Since the country's independence from the Soviet Union in 1991, ala kachuu, or bride kidnapping, has become a common occurrence in Kyrgyzstan's provincial towns and villages. Although registered as a crime under Kyrgyzstan's criminal code, the government has consistently lacked the political will power to punish perpetrators, many of whom – mainly rural men – have come to regard the act as a ‘tradition’ and a birth-rite.
In recent months, civil society organizations and creative troupes have been harnessing the power of performance to try and educate the population and clamp down on the practice.
Kyrgyzstan's Ombudsman, Tursunbek Akun, says that up to 8,000 young women are kidnapped annually. Of those cases, only a handful ever make it to court, partly due to the disinterest of local police and state prosecutors, partly due to cultural norms that discourage families to take back their daughters once kidnapped.
Kyrgyzstan's parliament, dominated by men from the regions, voted against legislation that would ban Islamic clerics from blessing unregistered marriages (such as those which occurred via abduction) earlier this year.
International interest in the phenomenon ebbs and flows, and global rights organizations rarely have the cultural toolkit to suggest appropriate responses to a problem that polarizes village communities. For this reason, initiatives such as the March video-making workshop [ru] for young people overseen by the Kyrgyz NGO Open Line, and taught by “social advert” guru Georgi Molodtsov, are particularly important as a way of conveying messages about the practice in terms that are accessible to local communities.
The four videos below, uploaded on MsBeknazarova's YouTube profile on April 4, 2012, are some of the results of the workshop:
The above video in Kyrgyz and Russian reminds people that bride-stealing is illegal and punishable by law. The white marriage scarf held by the gold-toothed women on the left-hand side of the video is ceremonially placed on the head of a kidnapped bride to affirm the in-laws ‘claim’ on a kidnapped woman.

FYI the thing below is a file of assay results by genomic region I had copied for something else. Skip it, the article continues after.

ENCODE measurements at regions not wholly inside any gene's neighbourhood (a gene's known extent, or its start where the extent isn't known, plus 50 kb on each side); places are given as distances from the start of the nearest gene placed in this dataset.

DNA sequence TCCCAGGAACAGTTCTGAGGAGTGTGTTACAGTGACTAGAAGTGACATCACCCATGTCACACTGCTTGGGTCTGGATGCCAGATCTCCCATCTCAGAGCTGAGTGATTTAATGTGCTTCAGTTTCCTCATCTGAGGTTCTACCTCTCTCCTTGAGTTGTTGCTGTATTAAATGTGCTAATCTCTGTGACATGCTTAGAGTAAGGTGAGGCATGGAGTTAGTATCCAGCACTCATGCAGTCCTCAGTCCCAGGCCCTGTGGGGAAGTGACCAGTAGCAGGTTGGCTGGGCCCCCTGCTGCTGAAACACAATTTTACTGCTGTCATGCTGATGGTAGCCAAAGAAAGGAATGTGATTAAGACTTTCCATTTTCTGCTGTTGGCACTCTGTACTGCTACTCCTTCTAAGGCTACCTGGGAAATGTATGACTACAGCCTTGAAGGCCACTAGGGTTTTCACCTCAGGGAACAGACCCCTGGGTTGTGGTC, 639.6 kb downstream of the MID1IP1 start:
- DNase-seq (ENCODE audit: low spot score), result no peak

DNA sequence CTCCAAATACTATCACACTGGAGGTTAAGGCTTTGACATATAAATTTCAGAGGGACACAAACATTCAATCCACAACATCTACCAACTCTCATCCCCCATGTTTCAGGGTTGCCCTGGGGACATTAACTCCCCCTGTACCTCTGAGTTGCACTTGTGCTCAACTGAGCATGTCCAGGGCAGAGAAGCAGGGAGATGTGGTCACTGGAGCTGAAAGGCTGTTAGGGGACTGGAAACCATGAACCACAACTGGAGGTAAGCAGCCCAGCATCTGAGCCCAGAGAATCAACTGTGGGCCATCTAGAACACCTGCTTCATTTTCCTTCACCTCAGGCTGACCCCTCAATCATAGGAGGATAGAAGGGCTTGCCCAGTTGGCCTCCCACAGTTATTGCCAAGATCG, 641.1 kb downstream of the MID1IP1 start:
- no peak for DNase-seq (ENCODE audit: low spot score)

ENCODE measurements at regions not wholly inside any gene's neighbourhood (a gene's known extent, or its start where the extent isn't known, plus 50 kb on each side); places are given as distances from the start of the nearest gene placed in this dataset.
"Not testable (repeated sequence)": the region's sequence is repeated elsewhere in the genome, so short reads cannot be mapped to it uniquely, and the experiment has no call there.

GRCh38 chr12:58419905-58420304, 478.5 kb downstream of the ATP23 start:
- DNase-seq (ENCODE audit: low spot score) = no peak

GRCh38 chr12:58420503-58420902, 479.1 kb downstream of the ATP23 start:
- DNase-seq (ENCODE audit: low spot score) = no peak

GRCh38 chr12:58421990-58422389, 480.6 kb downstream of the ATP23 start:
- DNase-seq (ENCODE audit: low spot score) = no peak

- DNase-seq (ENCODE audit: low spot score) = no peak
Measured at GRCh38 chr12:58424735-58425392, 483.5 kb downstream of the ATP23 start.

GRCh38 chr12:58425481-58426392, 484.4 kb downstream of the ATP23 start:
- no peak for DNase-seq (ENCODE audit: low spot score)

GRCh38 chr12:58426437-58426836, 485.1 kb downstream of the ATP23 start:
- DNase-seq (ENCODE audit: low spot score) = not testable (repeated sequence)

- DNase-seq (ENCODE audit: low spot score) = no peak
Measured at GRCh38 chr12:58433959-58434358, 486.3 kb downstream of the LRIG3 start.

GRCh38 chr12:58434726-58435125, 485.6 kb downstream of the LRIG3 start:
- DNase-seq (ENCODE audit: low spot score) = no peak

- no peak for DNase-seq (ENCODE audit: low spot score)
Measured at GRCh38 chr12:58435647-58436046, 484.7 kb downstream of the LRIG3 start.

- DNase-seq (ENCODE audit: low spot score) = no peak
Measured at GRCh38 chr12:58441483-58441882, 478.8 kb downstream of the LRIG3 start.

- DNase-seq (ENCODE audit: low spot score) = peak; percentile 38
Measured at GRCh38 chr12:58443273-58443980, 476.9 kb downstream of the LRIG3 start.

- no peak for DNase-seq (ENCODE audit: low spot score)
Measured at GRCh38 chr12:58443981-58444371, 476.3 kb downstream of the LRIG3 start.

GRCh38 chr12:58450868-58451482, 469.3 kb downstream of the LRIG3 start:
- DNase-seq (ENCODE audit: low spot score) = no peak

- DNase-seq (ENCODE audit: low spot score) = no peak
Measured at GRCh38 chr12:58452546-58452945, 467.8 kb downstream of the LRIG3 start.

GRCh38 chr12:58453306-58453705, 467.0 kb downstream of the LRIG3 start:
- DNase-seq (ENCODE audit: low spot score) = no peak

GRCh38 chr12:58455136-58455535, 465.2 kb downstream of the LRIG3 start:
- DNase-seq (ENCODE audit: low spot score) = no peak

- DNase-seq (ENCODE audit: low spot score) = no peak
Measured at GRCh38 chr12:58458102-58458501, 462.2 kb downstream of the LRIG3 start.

This video fights against the stigma attached to taking a daughter back once stolen. Many families face heavy pressure from relatives to accept the outcome of a kidnapping. Last year, two kidnapped brides in Kyrgyzstan's Issyk-Kul region committed suicide, leading local people to launch a campaign against ala kachuu titled “Spring Without Them.” The Russian and Kyrgyz text in the above video reads: “You were always there to support your daughter. Now let her make her own choice.”
The video above homes in on the character of Kurmanjan Datka, the most famous woman in Kyrgyz history. Kurmanjan Datka herself escaped an arranged marriage to become the “Queen of Alai”, a mountainous region in southern Kyrgyzstan. The advert encourages young Kyrgyz women to take their destiny into their own hands and resist forced unions, taking inspiration from “Kurmanjan's choice”.
This video encourages Kyrgyzstani youth to use their mobile phone's “main function” and dial “102” – the hotline for kidnapped brides – when they witness woman-theft. Rather than filming the kidnapping to show their friends later, they should remember that “every girl is someone's daughter or sister”, the advert advises.
The final video in Russian and Kyrgyz, posted by Chalkan TV on its website on May 17, 2012, is not connected with the workshop. The video is of a theatrical performance held by students in the provincial town of Karakol in May – “Women are not Livestock!” Interviewed after the performance, Jypargul Kadyralieva, one of the organizers, explained [kg] the decision to hand out white marriage scarfs with the number “155”, to the audience, as well as the reason for including the word “livestock” in the performance's title.
There is an article in the criminal code – 155 – that should punish the stealing of women for marriage. We want this law to work. For some reason, [in Kyrgyzstan] when someone steals livestock, he is sternly punished, but when he steals a woman, he isn't punished. We want to get across to society that a woman is a person deserving of love…we want to lobby the parliament so that [law 155] works, or to change this law [from “abduction of a woman with the aim of entering marriage”] to simply “abduction of a person.”
According to research by the non-governmental organization Kyz-Korgon Institute, up to 45% of women married in Karakol in 2010 and 2011 had been kidnapped against their will before entering into the marriage.